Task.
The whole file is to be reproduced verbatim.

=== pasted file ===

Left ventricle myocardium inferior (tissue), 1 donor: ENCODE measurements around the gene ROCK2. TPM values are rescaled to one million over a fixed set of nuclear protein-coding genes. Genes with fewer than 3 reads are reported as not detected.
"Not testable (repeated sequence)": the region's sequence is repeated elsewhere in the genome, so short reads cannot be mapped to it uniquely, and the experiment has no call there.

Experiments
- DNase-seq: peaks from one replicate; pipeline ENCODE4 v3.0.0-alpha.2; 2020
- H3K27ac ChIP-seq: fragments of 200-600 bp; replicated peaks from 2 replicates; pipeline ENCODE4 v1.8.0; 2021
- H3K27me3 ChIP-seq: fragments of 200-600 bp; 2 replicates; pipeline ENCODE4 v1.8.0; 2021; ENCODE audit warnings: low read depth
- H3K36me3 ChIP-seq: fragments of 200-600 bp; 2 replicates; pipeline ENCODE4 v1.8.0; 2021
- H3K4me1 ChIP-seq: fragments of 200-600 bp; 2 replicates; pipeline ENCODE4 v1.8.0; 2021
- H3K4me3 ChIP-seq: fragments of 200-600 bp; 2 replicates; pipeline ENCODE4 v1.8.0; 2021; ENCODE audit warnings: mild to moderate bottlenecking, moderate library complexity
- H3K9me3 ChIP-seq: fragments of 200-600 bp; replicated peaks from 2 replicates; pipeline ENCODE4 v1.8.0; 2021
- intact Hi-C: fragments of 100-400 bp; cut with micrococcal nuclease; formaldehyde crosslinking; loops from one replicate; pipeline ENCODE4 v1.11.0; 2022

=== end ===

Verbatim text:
Left ventricle myocardium inferior (tissue), 1 donor: ENCODE measurements around the gene ROCK2. TPM values are rescaled to one million over a fixed set of nuclear protein-coding genes. Genes with fewer than 3 reads are reported as not detected.
"Not testable (repeated sequence)": the region's sequence is repeated elsewhere in the genome, so short reads cannot be mapped to it uniquely, and the experiment has no call there.

Experiments
- DNase-seq: peaks from one replicate; pipeline ENCODE4 v3.0.0-alpha.2; 2020
- H3K27ac ChIP-seq: fragments of 200-600 bp; replicated peaks from 2 replicates; pipeline ENCODE4 v1.8.0; 2021
- H3K27me3 ChIP-seq: fragments of 200-600 bp; 2 replicates; pipeline ENCODE4 v1.8.0; 2021; ENCODE audit warnings: low read depth
- H3K36me3 ChIP-seq: fragments of 200-600 bp; 2 replicates; pipeline ENCODE4 v1.8.0; 2021
- H3K4me1 ChIP-seq: fragments of 200-600 bp; 2 replicates; pipeline ENCODE4 v1.8.0; 2021
- H3K4me3 ChIP-seq: fragments of 200-600 bp; 2 replicates; pipeline ENCODE4 v1.8.0; 2021; ENCODE audit warnings: mild to moderate bottlenecking, moderate library complexity
- H3K9me3 ChIP-seq: fragments of 200-600 bp; replicated peaks from 2 replicates; pipeline ENCODE4 v1.8.0; 2021
- intact Hi-C: fragments of 100-400 bp; cut with micrococcal nuclease; formaldehyde crosslinking; loops from one replicate; pipeline ENCODE4 v1.11.0; 2022